The “personal sacrifice” that Mernit mentions can be equated to whatever internal journey the characters have throughout the book. It’s the change they need to make in their lives—whether emotional, spiritual, or even physical (moving, changing jobs, etc.)—that will allow them to make that commitment to the other person. It can also be one of the characters facing his or her greatest fear (such as flying, heights, water, etc.), because the thought of losing the other is actually worse than the long-held fear.

In Catherine Marshall’s Christy (not technically a romance, but a women’s fiction with a strong romantic thread), it is Dr. McNeil’s prayer at Christy’s sickbed, when he gives up the tight control he’s always tried to hold over his life to God. In The Wedding Planner, it is Steve realizing he’s making a mistake if he marries Fran and going on a mad rush to try to find Mary, because he finally realizes he chose to marry Fran for the wrong reasons.

Beat 7: You’ve Got Mail
Determined to not only make things up to Kathleen, but to get her to fall in love with him offline as well as online, Joe begins a tactical campaign to bring down Kathleen’s defenses. He arranges for her to meet with a children’s book publisher to help her see that just because she lost the store, she hasn’t lost the meaning/purpose in her life. He uses his online personality to gently push her toward Joe in real life. As their “accidental” meetings start becoming more purposeful, with Kathleen agreeing to meet up with him, they develop a warm friendship—and Kathleen realizes she’s falling in love with him. This is complicated by her feelings for NY152. When her online friend again suggests they meet face to face, Kathleen is torn; she wants to know who NY152 is to see if there’s a chance at a relationship, but she’s in love with Joe . . . who doesn’t give her any reason not to meet with NY152. Kathleen arrives at the designated meeting place and realizes that the person she fell in love with online is the same person she’s fallen in love with in person: Joe Fox. They kiss, and the viewer is left believing they will have a happily ever after ending.

For Discussion:
Is your dark moment dark enough? What about some that are too dark so that they become melodramatic? How long are these two steps in your WIP or last completed manuscript? If you haven’t gotten that far, pick out a favorite book and see how many pages it takes to complete these two steps.

Work Cited:

Mernit, Billy. Writing the Romantic Comedy. New York, NY: HarperCollins Publishers Inc., 2000.

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  1. Sunday, May 4, 2008 9:07 pm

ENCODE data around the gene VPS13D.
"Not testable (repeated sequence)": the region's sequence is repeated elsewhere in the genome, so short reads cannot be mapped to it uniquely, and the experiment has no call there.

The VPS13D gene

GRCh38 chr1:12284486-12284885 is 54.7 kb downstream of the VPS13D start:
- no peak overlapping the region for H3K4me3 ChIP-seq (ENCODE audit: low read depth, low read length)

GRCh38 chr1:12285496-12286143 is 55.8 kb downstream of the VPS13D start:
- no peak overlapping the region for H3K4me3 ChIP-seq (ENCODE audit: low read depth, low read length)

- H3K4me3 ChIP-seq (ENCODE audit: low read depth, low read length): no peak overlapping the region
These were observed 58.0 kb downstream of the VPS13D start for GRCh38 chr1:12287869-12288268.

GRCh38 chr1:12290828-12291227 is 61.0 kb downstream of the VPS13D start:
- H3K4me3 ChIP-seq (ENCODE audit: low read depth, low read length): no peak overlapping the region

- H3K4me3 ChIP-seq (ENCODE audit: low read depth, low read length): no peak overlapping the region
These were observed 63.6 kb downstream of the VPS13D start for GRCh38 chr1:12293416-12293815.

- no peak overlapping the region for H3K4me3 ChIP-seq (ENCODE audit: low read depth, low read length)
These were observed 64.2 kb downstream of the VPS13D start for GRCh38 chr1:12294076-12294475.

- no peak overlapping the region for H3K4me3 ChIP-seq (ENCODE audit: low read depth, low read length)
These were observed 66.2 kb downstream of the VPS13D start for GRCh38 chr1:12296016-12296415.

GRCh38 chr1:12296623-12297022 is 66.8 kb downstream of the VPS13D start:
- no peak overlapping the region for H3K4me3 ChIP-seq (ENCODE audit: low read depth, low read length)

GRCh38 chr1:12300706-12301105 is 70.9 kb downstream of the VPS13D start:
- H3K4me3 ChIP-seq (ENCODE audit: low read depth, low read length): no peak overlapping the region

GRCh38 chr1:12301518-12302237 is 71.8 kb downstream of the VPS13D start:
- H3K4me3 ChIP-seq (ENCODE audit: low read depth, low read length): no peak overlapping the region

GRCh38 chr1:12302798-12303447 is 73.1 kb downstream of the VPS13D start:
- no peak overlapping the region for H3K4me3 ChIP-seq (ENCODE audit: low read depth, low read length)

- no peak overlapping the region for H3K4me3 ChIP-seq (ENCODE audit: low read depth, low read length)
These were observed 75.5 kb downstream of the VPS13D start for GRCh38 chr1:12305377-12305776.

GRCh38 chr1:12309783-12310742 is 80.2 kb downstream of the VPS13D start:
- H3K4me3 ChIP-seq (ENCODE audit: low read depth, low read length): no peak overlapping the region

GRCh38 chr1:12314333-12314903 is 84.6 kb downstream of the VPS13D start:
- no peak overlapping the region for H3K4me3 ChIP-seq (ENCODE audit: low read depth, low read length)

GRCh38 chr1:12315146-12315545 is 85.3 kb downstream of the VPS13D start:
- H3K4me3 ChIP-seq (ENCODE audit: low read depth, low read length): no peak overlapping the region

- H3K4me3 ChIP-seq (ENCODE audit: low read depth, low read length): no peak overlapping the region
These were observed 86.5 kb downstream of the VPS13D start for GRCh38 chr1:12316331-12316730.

I find this series so interesting. I usually can’t tell until after the fact where the turning points in my story are. I’ve come a long ways from the first days of my fiction writing where I just wanted to coddle my characters. I admire writers who are so fearless in throwing their characters into conflicts.


  2. Monday, May 5, 2008 2:20 pm

    Great series, Kaye. I’m still trying to take it all in. There’s lots of good stuff in here and it’s making me wonder if my stories aren’t focused enough to be defined in this seven-beat process.

    In my first novel, I kind of have a duo dark moment, I think, going by what you’re saying here.

    The first is when the heroine has to overcome her greatest fear to accept the hero’s proposal and the second is when a third party causes conflict between the hero-heroine’s plan to marry. This all happens in the last two chapters of my book. Is this allowed?


  3. Monday, May 5, 2008 2:23 pm

    In Stand-In Groom, steps 6 and 7 happen in the final two chapters. This goes back to the technique of not drawing out the ending ad nauseam.


  4. Monday, May 5, 2008 2:29 pm

    I try to put my black moment in the 2nd to last chapter and leave the last chapter for resolution. It doesn’t always work so tightly, but I position it as close to the end as possible. There’s nothing that bugs me more than reading a black moment, finding out how it resolves, then the story drags on for another 10-15 pages. I think most authors these days are pretty good at ending the story before it drags.


  5. Thursday, December 29, 2016 11:47 am

    Why did Kathleen feel so deceived when she first learned Joe’s last name was Fox when they were first formally introduced, but she didn’t feel deceived after learning NY152 was Joe the whole time? I mean, it seems like that was a bigger, more unforgivable act to prolong such a huge lie. To me, it would just reaffirm my belief that Joe is a pathological liar and a sociopath. Interesting and helpful breakdown of the romance genre, though. I am happy to have learned that the second beat should take place no later than chapter 2. Thank you for the article!